"Strictly No Parking" signs put up for the Easter holidays will remain in place until the end of the summer. Although, unsightly they appear to have had the desired effect of discouraging parking on verges and blocking traffic at busy times.
Bob Thorp - Tree and Woodland Manager
See our item Why are they pulling up our rhododendrons?
Photographs by Pam Laking
To mark the outbreak of the First World War FOSI has planted some poppies. The land that had been supplied by Elder Homes was first cleared by BEES and UKAR before preparation by the Sports Turf Research Institute (STRI). Co-Operative Memorials of Nab Wood, Shipley then gave us some poppy seeds and the people at STRI mixed them with flax seed for us. Our picture shows one of the many FOSI members who helped with the planting.
Photograph by Kath Gabitas
Odds and Ends
The picture of the sink with a pump was taken in the York City Museum. The Picture of the other stone sink was taken by Kath Gabbitas in the coach house at St Ives. Looking at the coach house picture, there is a big hole at the side of the sink on the right hand side. Did this also have a pump at one time?
In days gone by, aromatic herbs were strewn on floors to help disguise some of the less savoury odours. These days, potpourri gets used in a similar manner and you can even place herbs under a mat, though modern usage is more to set a mood than overcome a pressing problem (unless you own an elderly dog). In the not too distant past much disease was thought to be passed by inhaling powerful smells which were called miasmas. This theory persisted from ancient times and in a lot of different cultures, until work on bacteria in the 19th century and later work, mostly in the 20th century, on viruses.
The new herb garden will have a section devoted to household herbs of the sort that were used for smell control. By placing a few of these home grown herbs in the new visitor centre, it is hoped to give an immediate impression of how rooms felt in former times.
For centuaries the Ferrand family owned St Ives and much land in the area. The way in which the the Ferrands interacted with the history of Bingley is a fascinating topic and we are pleased to refer you to a new web site by Michael Ferrand.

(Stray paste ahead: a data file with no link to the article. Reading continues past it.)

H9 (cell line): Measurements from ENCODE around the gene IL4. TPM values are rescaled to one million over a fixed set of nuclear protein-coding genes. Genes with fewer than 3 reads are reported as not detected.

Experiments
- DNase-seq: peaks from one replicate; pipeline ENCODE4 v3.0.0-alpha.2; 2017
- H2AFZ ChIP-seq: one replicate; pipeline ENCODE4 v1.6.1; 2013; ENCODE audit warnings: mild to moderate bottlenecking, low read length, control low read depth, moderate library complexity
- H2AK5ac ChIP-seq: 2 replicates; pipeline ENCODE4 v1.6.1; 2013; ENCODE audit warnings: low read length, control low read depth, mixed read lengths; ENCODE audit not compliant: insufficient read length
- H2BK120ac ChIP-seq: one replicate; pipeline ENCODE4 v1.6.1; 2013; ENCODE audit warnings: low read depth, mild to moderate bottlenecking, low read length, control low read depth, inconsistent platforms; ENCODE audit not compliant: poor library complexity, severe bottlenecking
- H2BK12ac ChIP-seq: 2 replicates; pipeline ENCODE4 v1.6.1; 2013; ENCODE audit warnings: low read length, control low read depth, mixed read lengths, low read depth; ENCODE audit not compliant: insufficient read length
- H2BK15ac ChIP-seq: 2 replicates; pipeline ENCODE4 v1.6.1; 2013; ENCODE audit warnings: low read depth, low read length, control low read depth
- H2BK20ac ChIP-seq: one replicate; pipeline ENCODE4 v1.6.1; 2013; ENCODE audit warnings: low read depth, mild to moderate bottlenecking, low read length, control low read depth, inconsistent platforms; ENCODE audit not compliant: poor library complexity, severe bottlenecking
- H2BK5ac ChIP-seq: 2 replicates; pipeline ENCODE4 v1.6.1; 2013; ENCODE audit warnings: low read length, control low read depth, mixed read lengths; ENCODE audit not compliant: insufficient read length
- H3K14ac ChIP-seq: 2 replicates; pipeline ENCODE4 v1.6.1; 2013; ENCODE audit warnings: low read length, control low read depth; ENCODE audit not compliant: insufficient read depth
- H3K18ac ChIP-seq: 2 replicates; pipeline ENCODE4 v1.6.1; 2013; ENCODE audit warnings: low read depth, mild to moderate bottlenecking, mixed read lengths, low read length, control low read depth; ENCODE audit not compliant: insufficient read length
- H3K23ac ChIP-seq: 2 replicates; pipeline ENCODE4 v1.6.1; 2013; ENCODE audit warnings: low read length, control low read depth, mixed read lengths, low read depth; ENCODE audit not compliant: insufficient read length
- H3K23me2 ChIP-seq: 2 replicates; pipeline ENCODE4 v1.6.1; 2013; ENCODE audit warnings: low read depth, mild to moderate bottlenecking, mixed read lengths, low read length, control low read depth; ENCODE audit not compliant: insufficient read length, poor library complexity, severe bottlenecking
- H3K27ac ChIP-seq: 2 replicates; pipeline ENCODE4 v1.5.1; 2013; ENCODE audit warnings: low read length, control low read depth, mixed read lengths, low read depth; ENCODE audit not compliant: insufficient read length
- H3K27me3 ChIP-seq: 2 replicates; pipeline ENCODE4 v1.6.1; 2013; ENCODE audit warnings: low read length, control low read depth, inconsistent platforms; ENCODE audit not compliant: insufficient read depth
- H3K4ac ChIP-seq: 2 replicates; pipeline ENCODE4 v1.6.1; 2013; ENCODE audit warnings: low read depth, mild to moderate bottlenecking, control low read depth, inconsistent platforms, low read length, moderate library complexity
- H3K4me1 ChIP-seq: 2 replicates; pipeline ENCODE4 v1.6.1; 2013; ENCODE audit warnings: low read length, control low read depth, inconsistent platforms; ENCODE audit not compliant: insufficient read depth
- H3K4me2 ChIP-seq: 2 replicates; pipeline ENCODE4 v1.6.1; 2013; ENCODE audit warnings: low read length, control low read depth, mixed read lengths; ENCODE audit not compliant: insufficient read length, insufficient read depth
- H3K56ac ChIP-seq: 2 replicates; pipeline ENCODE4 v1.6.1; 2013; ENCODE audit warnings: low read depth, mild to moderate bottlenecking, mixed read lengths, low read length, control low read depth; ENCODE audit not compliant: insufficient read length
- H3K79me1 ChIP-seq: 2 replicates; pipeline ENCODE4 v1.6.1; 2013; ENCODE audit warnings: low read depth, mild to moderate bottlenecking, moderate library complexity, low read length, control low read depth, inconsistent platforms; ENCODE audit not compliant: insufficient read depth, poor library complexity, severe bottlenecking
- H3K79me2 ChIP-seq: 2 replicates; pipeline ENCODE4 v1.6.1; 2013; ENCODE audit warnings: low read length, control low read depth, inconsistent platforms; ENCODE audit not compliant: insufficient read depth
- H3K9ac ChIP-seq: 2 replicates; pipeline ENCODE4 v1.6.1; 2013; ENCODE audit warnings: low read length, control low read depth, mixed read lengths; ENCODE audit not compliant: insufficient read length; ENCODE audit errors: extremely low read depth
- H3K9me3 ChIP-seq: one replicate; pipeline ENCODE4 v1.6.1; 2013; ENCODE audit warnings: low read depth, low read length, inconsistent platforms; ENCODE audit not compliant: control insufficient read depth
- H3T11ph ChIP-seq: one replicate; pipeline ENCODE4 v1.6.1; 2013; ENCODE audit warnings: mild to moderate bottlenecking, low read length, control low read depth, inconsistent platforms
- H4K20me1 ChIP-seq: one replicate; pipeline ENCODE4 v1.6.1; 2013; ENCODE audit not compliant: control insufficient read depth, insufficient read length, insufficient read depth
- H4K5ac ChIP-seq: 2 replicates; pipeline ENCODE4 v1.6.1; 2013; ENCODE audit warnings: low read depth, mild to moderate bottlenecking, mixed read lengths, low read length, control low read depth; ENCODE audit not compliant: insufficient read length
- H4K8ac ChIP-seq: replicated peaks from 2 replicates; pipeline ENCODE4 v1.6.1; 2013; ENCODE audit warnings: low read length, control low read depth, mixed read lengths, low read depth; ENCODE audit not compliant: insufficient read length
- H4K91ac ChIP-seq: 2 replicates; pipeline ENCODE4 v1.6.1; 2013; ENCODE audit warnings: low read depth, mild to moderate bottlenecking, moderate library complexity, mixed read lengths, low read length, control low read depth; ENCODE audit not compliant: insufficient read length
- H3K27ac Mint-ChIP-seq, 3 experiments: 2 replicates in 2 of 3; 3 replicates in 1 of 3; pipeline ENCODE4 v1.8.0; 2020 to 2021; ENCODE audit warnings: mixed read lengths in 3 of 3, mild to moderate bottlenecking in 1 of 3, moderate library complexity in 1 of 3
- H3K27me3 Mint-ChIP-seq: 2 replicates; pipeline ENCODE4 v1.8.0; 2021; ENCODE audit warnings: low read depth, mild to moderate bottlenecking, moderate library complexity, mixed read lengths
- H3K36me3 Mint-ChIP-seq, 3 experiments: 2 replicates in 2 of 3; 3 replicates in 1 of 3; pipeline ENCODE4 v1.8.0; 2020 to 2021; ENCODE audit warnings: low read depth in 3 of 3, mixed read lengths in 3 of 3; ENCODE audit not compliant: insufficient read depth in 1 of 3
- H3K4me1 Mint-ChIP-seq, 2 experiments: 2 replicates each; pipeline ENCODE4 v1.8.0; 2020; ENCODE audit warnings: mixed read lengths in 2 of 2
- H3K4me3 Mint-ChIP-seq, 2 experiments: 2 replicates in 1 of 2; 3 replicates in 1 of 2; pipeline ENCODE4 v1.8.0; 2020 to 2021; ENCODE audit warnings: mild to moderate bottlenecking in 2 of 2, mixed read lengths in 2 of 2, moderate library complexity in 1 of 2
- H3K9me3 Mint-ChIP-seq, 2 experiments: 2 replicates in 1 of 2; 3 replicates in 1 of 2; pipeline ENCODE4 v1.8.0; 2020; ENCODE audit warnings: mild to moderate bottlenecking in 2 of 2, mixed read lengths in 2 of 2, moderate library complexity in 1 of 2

Has anyone any ideas as to what this might be? It is in the wall of the building adjacent to the new herb garden. Red marks round the walled up access on the right imply that it has been hot. A bread oven or forge perhaps. Clearly it is old but the relieving lintel above it does not look quite so old. Or was it still in use when the upper part of the wall and lintel were added at a later date as part of new or replacement building.
Long a popular feature of St Ives are the rhododendrons. Not a native of the UK but a species imported from the Himalayas. They are none the less a colourful sight when they are in flower. So why are they using horses to pull them out? The answer is 'phytophthora ramorum' a contagious fungal disease that has been found in some of the countries rhododendrons (and a few other types of bush). The disease is called 'sudden oak death' in America and this is the name that explains the problem. In a manner that has parallels with the way in which the outbreak of foot and mouth was tackled, ten years ago, the rhododendrons are being sacrificed before they bring about the death of our oak trees. DEFRA (Department for Environmental, Food and Rural Affairs) are very worried that without this action, we could loose many of the oaks; trees that have taken many decades to grow.
Even without this crisis, it would have been necessary to clear some of the rhododendrons as they are a fast growing species that inhibits the growth of other plant, bird and animal populations.
For those wondering - the horse is called NathanBack to top